This wonderful news comes to us from India.
Tribal woman Judhaiya Bai Baiga’s painting recently traveled all the way to an exhibition in Milan, Italy and was sold on the spot. This was not a maiden venture, her painting had before also created quite a stir.
80-year-old Baiga is a resident of Lorha village in Madhya Pradesh. She is from a tribal community and has had the pleasure of seeing her art traveling to distant galleries in the world as well as other places in India. Baiga says,” Age or fame has nothing to do with the errors. Perfecting any art is a myth as there is always scope for improvement.”
When Baiga was asked as to how she felt about getting international recognition, she says, “It has not changed my life as such. But yes, a change can be seen as more and more women, including my daughter in law is taking an interest in painting. Some of these women always wanted to paint but did not have avenues back then.”
Baiga comes from a tribal community which is heavily dependent on the resources of the forests for their livelihood. Some of the members of this community also engage in menial jobs. Education, employment and roads are yet to reach the region.
Baiga lost her husband when she was 40 years of age and she now lives with her two sons. She has one daughter who is now married. Her community likes to dress in the most brightest and colorful clothes and go about life with the belief that there is no substitute to hard work. This is the reason why Baiga took to painting at the age of 70, an age where most people retire and rest. However, Baiga, who had worked in the fields for most of her life, finds rest and relaxation in painting.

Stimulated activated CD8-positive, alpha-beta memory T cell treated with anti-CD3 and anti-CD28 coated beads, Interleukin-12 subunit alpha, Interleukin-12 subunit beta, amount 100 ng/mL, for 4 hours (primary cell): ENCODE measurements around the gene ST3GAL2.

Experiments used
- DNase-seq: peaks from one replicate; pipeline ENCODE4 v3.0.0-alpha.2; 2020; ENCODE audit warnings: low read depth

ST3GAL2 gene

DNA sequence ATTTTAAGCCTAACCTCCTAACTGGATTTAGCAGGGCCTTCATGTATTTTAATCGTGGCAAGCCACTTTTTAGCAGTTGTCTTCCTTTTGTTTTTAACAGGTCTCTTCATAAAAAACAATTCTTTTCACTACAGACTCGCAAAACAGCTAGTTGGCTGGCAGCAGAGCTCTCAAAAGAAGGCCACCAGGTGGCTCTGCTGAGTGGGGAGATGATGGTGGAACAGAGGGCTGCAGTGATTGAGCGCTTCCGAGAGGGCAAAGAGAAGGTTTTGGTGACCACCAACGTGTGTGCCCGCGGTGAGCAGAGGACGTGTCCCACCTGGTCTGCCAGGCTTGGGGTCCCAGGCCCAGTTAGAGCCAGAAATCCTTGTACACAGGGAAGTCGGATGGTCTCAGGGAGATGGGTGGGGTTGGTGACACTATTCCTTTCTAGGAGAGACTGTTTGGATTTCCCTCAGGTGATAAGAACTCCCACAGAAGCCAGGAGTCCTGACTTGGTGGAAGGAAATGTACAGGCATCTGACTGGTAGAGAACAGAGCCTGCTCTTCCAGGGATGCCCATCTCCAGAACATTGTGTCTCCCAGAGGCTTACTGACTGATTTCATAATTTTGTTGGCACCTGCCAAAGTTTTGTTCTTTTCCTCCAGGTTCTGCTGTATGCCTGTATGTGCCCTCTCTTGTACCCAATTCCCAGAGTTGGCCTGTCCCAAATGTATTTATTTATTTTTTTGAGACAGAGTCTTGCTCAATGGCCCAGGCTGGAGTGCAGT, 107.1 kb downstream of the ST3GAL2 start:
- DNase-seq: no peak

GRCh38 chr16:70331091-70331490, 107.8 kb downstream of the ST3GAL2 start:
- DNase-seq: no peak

Baiga says, ”Painting takes me to another world where I am as free as a bird. When I learned about a teacher who is willing to teach for free in our village, I decided to give painting a try, something I was never interested in. Yet on the very first day, I found my passion.”
She joined Ashish Swami, a well-known art teacher and an alumnus of Shantiniketan, West Bengal. He runs his studio in several tribal belts of Madhya Pradesh in order to prevent local traditions and cultures from becoming extinct. Initially, Swani and Baiga would be content with whatever her art was selling at, but soon they realized the value of the paintings and would stay firm on the price. Swami says that paintings by Baiga now sell at anything between Rs 300 to Rs. 8000.
Image source: The Better India